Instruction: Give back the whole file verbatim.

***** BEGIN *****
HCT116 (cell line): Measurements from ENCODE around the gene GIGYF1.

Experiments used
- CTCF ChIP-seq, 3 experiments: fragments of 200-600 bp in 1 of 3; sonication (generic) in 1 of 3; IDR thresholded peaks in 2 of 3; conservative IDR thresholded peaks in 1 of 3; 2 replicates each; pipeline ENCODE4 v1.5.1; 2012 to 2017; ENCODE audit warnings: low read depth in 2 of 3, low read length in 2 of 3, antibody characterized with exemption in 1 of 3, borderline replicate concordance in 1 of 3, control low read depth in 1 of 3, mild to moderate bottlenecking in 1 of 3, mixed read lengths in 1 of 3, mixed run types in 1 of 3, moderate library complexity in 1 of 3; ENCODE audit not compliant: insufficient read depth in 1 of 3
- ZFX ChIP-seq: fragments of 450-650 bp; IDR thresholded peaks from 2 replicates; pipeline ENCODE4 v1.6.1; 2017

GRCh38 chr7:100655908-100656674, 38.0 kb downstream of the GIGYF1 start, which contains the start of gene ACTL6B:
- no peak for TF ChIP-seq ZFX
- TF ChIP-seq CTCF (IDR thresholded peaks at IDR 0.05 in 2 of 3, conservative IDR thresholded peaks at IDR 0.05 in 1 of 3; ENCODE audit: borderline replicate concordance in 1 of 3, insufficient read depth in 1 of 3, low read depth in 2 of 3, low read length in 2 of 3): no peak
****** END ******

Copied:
HCT116 (cell line): Measurements from ENCODE around the gene GIGYF1.

Experiments used
- CTCF ChIP-seq, 3 experiments: fragments of 200-600 bp in 1 of 3; sonication (generic) in 1 of 3; IDR thresholded peaks in 2 of 3; conservative IDR thresholded peaks in 1 of 3; 2 replicates each; pipeline ENCODE4 v1.5.1; 2012 to 2017; ENCODE audit warnings: low read depth in 2 of 3, low read length in 2 of 3, antibody characterized with exemption in 1 of 3, borderline replicate concordance in 1 of 3, control low read depth in 1 of 3, mild to moderate bottlenecking in 1 of 3, mixed read lengths in 1 of 3, mixed run types in 1 of 3, moderate library complexity in 1 of 3; ENCODE audit not compliant: insufficient read depth in 1 of 3
- ZFX ChIP-seq: fragments of 450-650 bp; IDR thresholded peaks from 2 replicates; pipeline ENCODE4 v1.6.1; 2017

GRCh38 chr7:100655908-100656674, 38.0 kb downstream of the GIGYF1 start, which contains the start of gene ACTL6B:
- no peak for TF ChIP-seq ZFX
- TF ChIP-seq CTCF (IDR thresholded peaks at IDR 0.05 in 2 of 3, conservative IDR thresholded peaks at IDR 0.05 in 1 of 3; ENCODE audit: borderline replicate concordance in 1 of 3, insufficient read depth in 1 of 3, low read depth in 2 of 3, low read length in 2 of 3): no peak